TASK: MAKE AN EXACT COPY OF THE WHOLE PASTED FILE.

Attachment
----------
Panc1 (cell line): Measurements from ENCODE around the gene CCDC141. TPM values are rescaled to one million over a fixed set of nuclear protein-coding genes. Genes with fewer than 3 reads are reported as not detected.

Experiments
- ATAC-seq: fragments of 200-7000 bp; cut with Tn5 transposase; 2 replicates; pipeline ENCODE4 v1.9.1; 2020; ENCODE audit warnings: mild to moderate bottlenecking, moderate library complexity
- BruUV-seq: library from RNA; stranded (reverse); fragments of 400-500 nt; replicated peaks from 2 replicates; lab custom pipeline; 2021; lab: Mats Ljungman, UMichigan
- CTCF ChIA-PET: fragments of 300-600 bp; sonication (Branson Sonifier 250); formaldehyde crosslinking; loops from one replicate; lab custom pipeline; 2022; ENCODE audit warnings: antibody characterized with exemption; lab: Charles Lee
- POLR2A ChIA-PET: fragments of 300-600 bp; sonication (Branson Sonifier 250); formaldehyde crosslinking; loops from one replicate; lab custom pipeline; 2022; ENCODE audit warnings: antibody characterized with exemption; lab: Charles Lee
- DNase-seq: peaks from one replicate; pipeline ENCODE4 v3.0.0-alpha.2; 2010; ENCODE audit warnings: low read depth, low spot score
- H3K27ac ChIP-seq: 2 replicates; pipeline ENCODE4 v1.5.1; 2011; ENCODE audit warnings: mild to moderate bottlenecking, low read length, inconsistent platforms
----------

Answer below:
Panc1 (cell line): Measurements from ENCODE around the gene CCDC141. TPM values are rescaled to one million over a fixed set of nuclear protein-coding genes. Genes with fewer than 3 reads are reported as not detected.

Experiments
- ATAC-seq: fragments of 200-7000 bp; cut with Tn5 transposase; 2 replicates; pipeline ENCODE4 v1.9.1; 2020; ENCODE audit warnings: mild to moderate bottlenecking, moderate library complexity
- BruUV-seq: library from RNA; stranded (reverse); fragments of 400-500 nt; replicated peaks from 2 replicates; lab custom pipeline; 2021; lab: Mats Ljungman, UMichigan
- CTCF ChIA-PET: fragments of 300-600 bp; sonication (Branson Sonifier 250); formaldehyde crosslinking; loops from one replicate; lab custom pipeline; 2022; ENCODE audit warnings: antibody characterized with exemption; lab: Charles Lee
- POLR2A ChIA-PET: fragments of 300-600 bp; sonication (Branson Sonifier 250); formaldehyde crosslinking; loops from one replicate; lab custom pipeline; 2022; ENCODE audit warnings: antibody characterized with exemption; lab: Charles Lee
- DNase-seq: peaks from one replicate; pipeline ENCODE4 v3.0.0-alpha.2; 2010; ENCODE audit warnings: low read depth, low spot score
- H3K27ac ChIP-seq: 2 replicates; pipeline ENCODE4 v1.5.1; 2011; ENCODE audit warnings: mild to moderate bottlenecking, low read length, inconsistent platforms